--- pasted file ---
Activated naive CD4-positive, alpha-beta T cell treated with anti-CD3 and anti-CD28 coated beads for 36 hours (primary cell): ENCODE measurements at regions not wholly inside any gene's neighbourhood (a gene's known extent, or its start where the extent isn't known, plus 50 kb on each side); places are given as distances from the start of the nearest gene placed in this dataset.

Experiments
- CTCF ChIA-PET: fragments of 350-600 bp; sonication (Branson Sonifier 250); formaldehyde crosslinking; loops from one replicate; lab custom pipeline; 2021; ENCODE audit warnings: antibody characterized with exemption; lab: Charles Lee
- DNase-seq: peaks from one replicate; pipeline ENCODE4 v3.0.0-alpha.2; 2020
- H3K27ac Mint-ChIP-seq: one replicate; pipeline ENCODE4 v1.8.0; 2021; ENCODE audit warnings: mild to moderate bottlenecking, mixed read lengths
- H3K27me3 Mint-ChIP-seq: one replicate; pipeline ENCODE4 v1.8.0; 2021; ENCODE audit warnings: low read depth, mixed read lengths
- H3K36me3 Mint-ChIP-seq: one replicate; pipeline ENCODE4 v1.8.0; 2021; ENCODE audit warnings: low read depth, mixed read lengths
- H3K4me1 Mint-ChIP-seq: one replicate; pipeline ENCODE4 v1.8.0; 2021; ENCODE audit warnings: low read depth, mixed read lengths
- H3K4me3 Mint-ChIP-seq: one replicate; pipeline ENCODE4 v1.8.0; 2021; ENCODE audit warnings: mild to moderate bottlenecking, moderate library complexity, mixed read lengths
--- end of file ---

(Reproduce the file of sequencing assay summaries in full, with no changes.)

Activated naive CD4-positive, alpha-beta T cell treated with anti-CD3 and anti-CD28 coated beads for 36 hours (primary cell): ENCODE measurements at regions not wholly inside any gene's neighbourhood (a gene's known extent, or its start where the extent isn't known, plus 50 kb on each side); places are given as distances from the start of the nearest gene placed in this dataset.

Experiments
- CTCF ChIA-PET: fragments of 350-600 bp; sonication (Branson Sonifier 250); formaldehyde crosslinking; loops from one replicate; lab custom pipeline; 2021; ENCODE audit warnings: antibody characterized with exemption; lab: Charles Lee
- DNase-seq: peaks from one replicate; pipeline ENCODE4 v3.0.0-alpha.2; 2020
- H3K27ac Mint-ChIP-seq: one replicate; pipeline ENCODE4 v1.8.0; 2021; ENCODE audit warnings: mild to moderate bottlenecking, mixed read lengths
- H3K27me3 Mint-ChIP-seq: one replicate; pipeline ENCODE4 v1.8.0; 2021; ENCODE audit warnings: low read depth, mixed read lengths
- H3K36me3 Mint-ChIP-seq: one replicate; pipeline ENCODE4 v1.8.0; 2021; ENCODE audit warnings: low read depth, mixed read lengths
- H3K4me1 Mint-ChIP-seq: one replicate; pipeline ENCODE4 v1.8.0; 2021; ENCODE audit warnings: low read depth, mixed read lengths
- H3K4me3 Mint-ChIP-seq: one replicate; pipeline ENCODE4 v1.8.0; 2021; ENCODE audit warnings: mild to moderate bottlenecking, moderate library complexity, mixed read lengths